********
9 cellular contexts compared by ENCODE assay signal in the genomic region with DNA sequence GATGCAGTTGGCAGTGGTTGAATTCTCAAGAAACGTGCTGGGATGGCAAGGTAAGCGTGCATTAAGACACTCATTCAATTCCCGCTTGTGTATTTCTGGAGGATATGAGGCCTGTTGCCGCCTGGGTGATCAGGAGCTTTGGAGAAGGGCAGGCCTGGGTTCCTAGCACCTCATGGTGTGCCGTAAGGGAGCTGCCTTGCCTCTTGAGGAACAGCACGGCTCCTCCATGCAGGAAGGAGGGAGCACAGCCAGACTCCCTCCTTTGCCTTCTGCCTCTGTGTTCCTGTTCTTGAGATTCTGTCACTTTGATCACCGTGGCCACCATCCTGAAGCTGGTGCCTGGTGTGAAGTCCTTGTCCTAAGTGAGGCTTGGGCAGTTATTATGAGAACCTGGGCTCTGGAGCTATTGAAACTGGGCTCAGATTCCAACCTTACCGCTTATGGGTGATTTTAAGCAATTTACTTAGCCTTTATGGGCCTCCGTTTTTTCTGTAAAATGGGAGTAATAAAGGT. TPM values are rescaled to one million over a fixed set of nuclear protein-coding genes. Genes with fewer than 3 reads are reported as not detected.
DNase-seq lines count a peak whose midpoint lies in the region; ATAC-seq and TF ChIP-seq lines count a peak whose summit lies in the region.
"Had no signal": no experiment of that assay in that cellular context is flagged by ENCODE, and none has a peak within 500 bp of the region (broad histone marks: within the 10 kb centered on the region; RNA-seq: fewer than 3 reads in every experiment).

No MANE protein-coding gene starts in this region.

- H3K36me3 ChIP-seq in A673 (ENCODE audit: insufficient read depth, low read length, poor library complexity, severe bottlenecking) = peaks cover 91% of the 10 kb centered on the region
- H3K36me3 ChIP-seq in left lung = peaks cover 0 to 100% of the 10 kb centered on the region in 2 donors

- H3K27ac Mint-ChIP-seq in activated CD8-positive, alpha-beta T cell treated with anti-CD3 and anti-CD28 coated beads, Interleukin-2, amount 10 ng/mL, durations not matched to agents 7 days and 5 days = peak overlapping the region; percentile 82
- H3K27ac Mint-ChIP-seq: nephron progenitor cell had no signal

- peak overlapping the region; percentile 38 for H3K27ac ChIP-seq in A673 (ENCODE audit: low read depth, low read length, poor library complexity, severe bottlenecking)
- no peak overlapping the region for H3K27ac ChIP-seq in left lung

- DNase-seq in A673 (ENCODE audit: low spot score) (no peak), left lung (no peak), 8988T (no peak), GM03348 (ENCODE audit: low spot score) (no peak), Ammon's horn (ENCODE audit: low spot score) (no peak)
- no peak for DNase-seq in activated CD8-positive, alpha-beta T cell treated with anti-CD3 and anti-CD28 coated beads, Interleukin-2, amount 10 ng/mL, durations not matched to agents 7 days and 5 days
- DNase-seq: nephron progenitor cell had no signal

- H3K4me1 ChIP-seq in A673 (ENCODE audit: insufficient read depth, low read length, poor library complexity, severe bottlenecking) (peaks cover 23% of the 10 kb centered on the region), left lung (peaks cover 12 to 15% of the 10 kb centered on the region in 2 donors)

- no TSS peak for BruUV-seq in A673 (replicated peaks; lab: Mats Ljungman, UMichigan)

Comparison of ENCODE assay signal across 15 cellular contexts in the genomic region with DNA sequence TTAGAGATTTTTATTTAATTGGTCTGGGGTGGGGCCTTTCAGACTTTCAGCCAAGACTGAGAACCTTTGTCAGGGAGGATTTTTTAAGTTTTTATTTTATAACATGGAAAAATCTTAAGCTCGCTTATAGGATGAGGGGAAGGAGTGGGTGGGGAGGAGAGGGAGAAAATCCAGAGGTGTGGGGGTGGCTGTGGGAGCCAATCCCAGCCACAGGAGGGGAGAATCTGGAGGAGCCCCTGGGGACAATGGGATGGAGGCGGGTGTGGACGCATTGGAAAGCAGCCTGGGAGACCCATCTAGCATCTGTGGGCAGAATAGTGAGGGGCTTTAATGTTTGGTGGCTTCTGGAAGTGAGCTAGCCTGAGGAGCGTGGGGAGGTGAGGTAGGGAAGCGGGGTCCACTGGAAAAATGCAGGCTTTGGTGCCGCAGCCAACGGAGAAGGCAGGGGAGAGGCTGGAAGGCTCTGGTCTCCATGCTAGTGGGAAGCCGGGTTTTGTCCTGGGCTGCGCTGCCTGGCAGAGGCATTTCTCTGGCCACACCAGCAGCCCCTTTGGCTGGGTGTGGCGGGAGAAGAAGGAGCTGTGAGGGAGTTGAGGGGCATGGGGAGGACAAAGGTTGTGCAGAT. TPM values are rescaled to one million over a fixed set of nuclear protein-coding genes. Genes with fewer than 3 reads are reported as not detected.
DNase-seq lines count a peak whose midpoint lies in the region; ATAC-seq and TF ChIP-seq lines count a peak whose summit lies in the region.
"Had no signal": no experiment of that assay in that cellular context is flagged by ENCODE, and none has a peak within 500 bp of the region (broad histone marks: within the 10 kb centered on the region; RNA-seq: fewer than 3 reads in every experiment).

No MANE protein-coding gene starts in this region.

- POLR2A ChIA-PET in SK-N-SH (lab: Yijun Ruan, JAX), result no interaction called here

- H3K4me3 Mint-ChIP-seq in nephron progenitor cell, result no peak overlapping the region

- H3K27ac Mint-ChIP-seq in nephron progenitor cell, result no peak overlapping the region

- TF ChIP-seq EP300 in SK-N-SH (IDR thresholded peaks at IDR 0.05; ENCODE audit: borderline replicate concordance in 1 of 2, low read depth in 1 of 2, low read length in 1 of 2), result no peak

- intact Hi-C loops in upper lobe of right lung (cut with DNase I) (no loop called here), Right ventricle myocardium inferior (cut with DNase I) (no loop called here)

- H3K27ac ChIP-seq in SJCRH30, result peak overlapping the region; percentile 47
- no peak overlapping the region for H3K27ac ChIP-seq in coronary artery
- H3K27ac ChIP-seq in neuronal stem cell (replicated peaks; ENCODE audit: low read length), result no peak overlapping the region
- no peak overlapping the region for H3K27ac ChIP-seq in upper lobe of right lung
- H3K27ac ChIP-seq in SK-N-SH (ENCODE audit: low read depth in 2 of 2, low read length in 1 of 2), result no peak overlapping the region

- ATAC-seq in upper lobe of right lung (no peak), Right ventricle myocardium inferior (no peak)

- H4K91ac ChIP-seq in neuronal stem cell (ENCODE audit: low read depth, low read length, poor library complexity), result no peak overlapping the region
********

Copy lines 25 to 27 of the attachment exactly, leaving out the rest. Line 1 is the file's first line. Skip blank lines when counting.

- H3K27ac ChIP-seq in SJCRH30, result peak overlapping the region; percentile 47
- no peak overlapping the region for H3K27ac ChIP-seq in coronary artery
- H3K27ac ChIP-seq in neuronal stem cell (replicated peaks; ENCODE audit: low read length), result no peak overlapping the region